That the Hydrovia
waterways project, linking
Brazil, Paraguay, Bolivia,
Uruguay and Argentina,
could spell doom for the
Pantanal - the largest * wetlands in the world - in
Brazil is well understood.
What is surprising is that it is
being backed wholeheartedly
by politicians, businesspersons and farmers alike.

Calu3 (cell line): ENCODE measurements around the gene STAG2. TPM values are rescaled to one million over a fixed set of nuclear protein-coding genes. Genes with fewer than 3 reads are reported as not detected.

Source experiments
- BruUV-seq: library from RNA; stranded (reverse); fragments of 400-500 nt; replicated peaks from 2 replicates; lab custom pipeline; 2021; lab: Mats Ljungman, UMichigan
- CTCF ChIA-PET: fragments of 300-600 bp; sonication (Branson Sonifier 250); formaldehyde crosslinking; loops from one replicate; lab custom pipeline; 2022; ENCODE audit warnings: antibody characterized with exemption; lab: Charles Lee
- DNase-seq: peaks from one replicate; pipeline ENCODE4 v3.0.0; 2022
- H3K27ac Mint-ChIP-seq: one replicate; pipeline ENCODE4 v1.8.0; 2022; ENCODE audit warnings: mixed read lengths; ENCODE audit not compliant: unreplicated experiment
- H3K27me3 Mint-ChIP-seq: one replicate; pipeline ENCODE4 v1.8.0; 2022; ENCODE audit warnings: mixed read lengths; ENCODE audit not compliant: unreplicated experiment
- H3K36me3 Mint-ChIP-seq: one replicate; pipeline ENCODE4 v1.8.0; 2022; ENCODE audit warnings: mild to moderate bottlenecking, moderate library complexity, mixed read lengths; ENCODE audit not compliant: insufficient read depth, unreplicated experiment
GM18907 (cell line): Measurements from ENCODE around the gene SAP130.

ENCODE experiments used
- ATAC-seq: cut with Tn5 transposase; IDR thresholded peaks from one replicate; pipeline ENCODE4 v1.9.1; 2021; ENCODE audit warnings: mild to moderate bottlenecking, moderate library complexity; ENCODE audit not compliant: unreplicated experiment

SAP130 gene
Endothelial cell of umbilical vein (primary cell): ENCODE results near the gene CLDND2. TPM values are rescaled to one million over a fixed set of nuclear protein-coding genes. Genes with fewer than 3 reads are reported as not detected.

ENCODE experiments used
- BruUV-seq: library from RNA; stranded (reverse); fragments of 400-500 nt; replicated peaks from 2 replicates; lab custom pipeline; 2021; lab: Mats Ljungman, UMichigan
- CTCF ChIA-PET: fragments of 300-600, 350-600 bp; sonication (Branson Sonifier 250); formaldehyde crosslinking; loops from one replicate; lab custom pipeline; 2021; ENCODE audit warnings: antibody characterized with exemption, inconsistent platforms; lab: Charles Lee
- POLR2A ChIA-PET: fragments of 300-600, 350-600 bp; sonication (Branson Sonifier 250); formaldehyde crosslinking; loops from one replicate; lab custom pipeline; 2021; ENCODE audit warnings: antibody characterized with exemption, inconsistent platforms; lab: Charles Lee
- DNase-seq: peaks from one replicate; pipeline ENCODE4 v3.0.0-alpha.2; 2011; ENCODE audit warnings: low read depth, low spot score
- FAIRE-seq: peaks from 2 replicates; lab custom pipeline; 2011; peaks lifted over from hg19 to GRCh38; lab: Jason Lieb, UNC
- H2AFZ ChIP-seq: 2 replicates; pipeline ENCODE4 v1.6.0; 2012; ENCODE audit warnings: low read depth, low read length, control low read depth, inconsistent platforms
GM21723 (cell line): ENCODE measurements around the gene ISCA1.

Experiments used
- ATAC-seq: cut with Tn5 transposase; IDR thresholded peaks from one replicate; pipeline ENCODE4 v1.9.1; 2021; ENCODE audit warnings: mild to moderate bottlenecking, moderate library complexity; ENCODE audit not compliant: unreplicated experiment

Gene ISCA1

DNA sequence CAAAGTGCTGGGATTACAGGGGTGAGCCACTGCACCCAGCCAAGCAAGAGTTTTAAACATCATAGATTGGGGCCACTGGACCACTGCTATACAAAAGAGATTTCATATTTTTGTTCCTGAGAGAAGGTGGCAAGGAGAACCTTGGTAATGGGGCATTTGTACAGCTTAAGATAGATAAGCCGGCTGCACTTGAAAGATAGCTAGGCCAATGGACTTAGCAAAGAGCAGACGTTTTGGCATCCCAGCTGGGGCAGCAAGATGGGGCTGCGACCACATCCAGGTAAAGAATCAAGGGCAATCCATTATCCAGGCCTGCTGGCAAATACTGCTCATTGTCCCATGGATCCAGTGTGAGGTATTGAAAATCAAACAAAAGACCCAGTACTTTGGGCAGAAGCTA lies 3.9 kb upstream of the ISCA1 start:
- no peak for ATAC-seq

Warns Katherine Fuller, president of the World Wild Fund for Nature (WWF), that the Hydrovia, scheduled to begin operation in 1997, would lead to gradual desertification of the region with the water level falling by 25 cm. "Entire species of fish and birds would 'die and massive flooding down river would put people and buildings at risk," she adds. The Pantanal extends to 13,925 ha and is home to jaguars, giant ant-eaters, marsh deer, giant otters, toucans, rare hyacinth macaws and a host of other wildlife species. WWF would like the waterway to begin below the Pantanal. But adamant Bolivian, Paraguayan and Brazilian officials are against it. "The benefits far outweigh the ecological costs," says Jose Martinez, a senior official at Paraguay's embassy in Brazil.
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